Weathering farming

by Katie on October 30, 2010

I really think one of the most frustrating parts of farming is not being able to be happy about good weather. Or what I think is good weather anyway.

Take the rain. I used to love the rain. Love it. It was the perfect time to accomplish a million things indoors, curl up with a good book, drink hot tea or cocoa, depending upon the time of year, and the list goes on. Not to mention there is nothing better than listening to the sounds of a good thunderstorm.

But now that we’re farming?

I have to hate the rain. Wish it away. Say things like, “We’d be better off if it just never rained.”

Now, I know you Texas folks are a little confused right now. Rain is a good thing for farmers, right? There, yes. Here, not so much. We have to irrigate everything anyway, and it’s pretty rare to get a rain good enough to save an irrigation, so it doesn’t even help all that much.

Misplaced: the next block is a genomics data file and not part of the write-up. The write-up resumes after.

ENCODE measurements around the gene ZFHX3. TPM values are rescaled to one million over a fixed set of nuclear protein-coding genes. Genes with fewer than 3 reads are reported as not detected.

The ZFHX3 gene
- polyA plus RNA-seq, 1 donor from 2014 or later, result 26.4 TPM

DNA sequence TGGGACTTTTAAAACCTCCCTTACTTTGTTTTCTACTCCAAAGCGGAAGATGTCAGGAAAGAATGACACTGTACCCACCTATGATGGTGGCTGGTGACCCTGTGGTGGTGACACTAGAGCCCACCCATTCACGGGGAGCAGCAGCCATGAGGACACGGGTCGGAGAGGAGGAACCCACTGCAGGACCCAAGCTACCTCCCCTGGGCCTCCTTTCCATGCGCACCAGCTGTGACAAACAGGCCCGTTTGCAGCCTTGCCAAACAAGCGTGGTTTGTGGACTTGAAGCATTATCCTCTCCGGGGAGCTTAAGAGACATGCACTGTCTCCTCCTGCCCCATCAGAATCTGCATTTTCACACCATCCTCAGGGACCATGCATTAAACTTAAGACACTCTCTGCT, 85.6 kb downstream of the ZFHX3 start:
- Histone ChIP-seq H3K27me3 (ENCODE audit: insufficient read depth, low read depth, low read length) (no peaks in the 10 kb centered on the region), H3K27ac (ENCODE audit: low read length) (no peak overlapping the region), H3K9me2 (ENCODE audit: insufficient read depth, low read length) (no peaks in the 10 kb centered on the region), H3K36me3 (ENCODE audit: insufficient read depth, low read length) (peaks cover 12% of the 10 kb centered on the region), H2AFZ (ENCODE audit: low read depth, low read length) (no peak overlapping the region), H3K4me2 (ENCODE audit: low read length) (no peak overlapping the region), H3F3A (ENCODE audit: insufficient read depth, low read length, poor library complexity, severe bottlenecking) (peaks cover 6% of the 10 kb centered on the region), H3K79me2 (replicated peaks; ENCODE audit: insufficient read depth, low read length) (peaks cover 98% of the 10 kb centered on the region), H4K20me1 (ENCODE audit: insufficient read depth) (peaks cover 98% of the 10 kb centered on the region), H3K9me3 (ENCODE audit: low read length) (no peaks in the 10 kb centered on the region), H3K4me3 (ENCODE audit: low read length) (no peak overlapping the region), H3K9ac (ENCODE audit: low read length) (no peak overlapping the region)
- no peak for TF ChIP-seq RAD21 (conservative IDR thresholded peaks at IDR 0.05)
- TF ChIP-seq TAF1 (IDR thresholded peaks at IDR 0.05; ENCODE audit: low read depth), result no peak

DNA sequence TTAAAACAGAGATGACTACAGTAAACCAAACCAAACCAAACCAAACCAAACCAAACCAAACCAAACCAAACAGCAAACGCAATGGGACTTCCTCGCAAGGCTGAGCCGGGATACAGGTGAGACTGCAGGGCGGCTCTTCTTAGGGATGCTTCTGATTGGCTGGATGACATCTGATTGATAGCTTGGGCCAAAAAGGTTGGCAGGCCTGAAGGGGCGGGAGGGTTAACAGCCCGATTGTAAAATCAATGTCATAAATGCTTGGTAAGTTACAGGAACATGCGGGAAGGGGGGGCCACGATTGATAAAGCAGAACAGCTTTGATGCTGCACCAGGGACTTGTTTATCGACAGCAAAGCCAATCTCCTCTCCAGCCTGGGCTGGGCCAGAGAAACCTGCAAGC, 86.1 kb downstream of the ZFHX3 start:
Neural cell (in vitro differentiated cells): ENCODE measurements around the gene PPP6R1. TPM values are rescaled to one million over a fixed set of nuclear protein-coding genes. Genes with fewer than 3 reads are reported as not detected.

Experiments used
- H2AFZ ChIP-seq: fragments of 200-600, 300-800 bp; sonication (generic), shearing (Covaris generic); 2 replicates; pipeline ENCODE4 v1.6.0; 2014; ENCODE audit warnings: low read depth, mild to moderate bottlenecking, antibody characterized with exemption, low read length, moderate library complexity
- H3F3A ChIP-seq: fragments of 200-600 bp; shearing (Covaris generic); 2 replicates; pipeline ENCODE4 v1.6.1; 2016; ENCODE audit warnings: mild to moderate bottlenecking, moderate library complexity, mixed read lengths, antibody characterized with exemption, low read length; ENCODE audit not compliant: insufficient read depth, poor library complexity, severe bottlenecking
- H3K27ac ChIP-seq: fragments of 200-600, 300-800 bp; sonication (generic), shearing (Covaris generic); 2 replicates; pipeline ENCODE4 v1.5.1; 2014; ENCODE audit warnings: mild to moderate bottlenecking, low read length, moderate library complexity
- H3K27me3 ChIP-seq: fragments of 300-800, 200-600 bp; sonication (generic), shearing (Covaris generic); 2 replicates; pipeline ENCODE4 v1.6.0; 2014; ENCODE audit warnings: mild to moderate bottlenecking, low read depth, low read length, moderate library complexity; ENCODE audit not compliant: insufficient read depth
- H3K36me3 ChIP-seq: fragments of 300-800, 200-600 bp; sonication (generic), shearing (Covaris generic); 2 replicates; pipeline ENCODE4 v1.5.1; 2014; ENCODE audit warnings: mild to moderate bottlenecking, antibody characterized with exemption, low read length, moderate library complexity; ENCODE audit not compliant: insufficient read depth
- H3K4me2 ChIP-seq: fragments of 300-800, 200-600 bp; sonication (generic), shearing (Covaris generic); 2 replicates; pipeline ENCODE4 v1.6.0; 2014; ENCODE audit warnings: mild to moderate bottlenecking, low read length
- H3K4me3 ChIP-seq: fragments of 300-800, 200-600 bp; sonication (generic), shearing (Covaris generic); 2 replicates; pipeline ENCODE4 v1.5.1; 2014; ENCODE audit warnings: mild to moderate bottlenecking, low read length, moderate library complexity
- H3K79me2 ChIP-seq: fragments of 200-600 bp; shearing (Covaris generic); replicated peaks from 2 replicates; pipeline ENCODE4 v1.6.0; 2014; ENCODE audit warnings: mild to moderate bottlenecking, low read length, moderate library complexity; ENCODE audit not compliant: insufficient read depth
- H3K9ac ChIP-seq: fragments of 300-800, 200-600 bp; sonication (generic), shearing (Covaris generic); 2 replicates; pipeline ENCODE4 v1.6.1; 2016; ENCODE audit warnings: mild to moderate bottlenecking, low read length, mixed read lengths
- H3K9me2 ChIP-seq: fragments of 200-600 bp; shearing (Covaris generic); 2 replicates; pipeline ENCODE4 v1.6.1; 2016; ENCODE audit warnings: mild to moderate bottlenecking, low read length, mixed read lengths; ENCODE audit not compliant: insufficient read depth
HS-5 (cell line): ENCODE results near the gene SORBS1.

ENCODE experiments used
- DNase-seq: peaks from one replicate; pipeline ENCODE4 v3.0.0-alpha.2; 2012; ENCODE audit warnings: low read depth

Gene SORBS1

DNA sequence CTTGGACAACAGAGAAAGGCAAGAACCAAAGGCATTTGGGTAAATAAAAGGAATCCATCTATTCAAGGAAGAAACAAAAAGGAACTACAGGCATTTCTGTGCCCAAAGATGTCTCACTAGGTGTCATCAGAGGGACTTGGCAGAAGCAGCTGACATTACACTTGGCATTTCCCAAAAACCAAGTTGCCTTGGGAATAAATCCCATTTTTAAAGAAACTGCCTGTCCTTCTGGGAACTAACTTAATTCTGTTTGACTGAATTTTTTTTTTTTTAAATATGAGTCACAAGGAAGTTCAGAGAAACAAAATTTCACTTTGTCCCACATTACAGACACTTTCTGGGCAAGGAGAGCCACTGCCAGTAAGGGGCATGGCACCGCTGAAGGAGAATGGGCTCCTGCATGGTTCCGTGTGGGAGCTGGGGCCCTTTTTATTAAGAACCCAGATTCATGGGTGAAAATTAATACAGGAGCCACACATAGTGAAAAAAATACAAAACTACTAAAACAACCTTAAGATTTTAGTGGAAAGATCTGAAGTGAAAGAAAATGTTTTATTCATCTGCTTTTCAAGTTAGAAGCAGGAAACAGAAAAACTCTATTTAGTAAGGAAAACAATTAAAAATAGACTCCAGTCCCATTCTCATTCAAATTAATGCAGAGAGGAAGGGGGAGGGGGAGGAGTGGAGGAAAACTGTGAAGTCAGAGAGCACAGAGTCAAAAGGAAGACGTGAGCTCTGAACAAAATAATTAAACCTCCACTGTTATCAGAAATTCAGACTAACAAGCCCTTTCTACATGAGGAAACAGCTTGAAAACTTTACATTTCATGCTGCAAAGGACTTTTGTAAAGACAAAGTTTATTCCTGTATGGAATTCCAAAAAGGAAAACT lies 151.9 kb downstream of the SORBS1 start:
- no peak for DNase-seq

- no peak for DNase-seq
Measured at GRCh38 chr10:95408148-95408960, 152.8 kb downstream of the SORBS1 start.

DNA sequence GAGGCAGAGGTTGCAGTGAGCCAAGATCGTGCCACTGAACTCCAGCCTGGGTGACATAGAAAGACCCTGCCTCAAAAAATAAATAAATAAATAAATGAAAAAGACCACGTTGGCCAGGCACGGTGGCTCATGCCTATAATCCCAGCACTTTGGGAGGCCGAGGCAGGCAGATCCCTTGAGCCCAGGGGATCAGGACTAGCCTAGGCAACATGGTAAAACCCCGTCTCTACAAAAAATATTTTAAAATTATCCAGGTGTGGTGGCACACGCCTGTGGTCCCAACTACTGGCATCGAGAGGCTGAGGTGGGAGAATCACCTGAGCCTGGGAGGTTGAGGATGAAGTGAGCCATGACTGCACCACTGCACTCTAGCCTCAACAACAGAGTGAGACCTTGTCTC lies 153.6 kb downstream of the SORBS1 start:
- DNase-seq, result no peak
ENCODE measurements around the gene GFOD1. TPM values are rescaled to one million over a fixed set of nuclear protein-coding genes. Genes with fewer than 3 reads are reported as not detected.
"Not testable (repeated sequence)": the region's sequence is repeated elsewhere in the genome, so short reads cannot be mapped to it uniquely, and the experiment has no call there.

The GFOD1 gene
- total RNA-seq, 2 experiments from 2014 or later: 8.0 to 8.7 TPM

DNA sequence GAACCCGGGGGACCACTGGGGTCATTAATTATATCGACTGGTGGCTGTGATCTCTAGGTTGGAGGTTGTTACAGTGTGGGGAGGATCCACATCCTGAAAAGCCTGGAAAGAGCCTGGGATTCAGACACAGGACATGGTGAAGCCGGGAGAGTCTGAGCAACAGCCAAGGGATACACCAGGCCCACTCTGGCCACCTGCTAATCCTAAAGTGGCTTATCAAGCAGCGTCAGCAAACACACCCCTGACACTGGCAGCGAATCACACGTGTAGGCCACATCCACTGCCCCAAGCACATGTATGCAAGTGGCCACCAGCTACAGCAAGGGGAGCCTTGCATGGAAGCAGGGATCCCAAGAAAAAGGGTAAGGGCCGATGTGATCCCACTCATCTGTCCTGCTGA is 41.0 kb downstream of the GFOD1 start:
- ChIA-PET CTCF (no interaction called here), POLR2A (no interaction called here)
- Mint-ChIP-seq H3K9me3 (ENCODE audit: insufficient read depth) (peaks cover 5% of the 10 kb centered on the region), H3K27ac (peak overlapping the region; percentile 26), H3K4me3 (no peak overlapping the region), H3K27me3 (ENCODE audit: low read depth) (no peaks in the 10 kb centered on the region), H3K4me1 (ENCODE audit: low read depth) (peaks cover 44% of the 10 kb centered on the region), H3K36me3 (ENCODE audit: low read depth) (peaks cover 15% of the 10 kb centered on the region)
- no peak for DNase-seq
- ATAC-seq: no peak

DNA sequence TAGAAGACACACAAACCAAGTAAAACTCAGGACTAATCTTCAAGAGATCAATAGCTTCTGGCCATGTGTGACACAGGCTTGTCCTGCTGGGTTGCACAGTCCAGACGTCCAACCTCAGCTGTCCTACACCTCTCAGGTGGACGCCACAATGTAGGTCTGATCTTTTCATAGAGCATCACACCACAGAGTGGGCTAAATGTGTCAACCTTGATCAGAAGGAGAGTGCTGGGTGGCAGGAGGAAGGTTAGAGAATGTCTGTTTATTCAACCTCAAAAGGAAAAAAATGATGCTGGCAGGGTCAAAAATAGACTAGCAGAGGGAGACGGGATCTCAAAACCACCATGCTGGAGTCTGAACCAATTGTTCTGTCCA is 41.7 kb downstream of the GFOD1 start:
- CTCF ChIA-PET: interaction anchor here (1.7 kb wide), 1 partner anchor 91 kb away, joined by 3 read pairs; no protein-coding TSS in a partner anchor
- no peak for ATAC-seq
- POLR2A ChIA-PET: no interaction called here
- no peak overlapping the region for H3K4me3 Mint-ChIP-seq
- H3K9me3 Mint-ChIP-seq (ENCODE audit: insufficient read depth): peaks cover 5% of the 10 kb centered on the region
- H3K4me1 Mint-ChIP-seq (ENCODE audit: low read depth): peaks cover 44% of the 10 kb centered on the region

And when the largest part of your business is growing and marketing hay &mdash to high-end markets &mdash any rain from February through November usually means an income loss. Which is no fun.

But the real kicker came just a few days ago. We had enjoyed several days of cooler temperatures, which was a welcome break from the 100 degree early October days. Then I heard the forecast for the weekend. 95 degrees.

So, over supper, I sadly said to Brandon, “So I guess summer’s coming back, huh?”

“Heck no. It’s fall from here on out, Baby!”

“What? Did you not hear the high this weekend?”

“Yeah, it’s 95! That’s not summer! It’s a high of 95 in the middle of the day, and it’s still going to be 60 at night.”

I’m sorry, but anything over 90 is summer in my book. And then he had to go and add this to his argument:

“Plus, it’s good for the alfalfa and the cotton.”

Of course it is.

Why can’t crops appreciate good weather?


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